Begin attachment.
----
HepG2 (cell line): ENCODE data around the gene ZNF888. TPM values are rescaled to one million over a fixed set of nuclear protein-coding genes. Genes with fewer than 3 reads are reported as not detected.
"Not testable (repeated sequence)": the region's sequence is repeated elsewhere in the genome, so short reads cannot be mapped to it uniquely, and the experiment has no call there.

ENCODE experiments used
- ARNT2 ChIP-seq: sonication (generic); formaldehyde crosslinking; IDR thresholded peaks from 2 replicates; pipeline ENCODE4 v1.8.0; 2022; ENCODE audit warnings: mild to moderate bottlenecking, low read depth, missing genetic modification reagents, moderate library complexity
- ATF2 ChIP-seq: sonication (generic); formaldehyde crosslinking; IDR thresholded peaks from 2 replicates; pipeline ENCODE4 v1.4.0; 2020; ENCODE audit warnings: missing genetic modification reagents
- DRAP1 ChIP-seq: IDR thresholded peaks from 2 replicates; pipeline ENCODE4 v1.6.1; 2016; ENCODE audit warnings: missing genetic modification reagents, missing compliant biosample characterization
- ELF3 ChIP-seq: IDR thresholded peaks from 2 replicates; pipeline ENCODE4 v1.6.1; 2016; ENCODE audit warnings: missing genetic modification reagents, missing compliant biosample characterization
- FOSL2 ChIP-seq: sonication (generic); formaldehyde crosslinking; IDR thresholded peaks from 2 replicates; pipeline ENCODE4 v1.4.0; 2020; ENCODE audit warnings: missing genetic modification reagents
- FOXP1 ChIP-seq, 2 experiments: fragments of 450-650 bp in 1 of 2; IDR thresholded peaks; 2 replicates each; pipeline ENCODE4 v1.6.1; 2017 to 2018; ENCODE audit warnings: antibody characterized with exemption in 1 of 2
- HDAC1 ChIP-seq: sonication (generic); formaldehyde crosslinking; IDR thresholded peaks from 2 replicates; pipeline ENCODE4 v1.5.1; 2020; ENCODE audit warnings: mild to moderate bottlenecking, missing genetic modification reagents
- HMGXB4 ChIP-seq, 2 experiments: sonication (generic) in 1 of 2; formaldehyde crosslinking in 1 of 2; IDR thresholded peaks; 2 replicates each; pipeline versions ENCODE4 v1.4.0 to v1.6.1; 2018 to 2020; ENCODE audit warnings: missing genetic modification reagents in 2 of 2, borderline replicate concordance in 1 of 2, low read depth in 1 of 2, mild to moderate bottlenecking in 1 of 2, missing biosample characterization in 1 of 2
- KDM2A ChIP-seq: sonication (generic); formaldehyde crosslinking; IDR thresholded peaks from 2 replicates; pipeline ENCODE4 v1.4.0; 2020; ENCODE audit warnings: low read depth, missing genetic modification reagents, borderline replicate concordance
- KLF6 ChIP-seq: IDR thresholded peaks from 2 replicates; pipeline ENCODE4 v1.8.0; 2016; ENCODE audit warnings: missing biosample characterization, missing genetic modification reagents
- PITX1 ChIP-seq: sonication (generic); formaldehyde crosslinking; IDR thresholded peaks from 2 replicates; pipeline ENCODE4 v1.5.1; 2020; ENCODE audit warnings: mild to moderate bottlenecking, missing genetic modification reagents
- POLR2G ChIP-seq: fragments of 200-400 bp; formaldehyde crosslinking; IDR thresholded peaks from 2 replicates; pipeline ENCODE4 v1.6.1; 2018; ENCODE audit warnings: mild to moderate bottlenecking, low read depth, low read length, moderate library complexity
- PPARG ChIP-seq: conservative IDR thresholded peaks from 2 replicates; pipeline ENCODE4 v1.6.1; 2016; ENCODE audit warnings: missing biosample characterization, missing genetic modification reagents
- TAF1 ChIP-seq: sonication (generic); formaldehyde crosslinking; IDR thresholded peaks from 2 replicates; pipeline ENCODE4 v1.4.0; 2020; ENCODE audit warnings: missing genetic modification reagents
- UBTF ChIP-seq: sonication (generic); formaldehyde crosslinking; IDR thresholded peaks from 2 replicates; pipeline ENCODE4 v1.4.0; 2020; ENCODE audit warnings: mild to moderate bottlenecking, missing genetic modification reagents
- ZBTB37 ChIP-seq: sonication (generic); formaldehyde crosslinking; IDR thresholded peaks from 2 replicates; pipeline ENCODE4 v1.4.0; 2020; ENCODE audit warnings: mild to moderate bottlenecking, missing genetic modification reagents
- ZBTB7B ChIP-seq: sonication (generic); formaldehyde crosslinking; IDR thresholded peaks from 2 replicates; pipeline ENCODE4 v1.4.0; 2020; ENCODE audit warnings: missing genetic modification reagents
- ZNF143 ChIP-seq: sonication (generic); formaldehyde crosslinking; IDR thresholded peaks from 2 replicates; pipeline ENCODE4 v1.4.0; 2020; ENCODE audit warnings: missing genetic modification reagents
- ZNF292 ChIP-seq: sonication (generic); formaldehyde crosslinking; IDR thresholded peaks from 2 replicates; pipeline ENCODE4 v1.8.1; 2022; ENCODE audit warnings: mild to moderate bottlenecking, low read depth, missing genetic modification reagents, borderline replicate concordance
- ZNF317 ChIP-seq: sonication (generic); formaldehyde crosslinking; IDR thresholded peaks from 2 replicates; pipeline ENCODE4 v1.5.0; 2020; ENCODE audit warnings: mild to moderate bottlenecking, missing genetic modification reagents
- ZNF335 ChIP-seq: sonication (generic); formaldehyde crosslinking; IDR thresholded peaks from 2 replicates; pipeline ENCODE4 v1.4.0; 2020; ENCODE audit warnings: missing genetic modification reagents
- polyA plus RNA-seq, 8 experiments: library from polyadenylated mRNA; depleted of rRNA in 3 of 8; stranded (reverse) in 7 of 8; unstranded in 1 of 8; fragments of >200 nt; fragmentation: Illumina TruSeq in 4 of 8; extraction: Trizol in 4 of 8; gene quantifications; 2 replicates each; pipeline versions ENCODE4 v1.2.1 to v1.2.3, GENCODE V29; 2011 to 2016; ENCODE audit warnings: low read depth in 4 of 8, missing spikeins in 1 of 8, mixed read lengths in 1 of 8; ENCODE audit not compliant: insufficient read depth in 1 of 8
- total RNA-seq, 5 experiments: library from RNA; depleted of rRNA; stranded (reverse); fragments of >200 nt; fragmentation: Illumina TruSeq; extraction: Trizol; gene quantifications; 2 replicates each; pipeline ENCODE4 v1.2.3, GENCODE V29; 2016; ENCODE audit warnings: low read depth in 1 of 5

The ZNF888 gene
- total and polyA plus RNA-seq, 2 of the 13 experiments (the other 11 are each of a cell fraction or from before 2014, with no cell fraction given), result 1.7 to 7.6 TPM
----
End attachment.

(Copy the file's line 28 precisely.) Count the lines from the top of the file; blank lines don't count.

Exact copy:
- total and polyA plus RNA-seq, 2 of the 13 experiments (the other 11 are each of a cell fraction or from before 2014, with no cell fraction given), result 1.7 to 7.6 TPM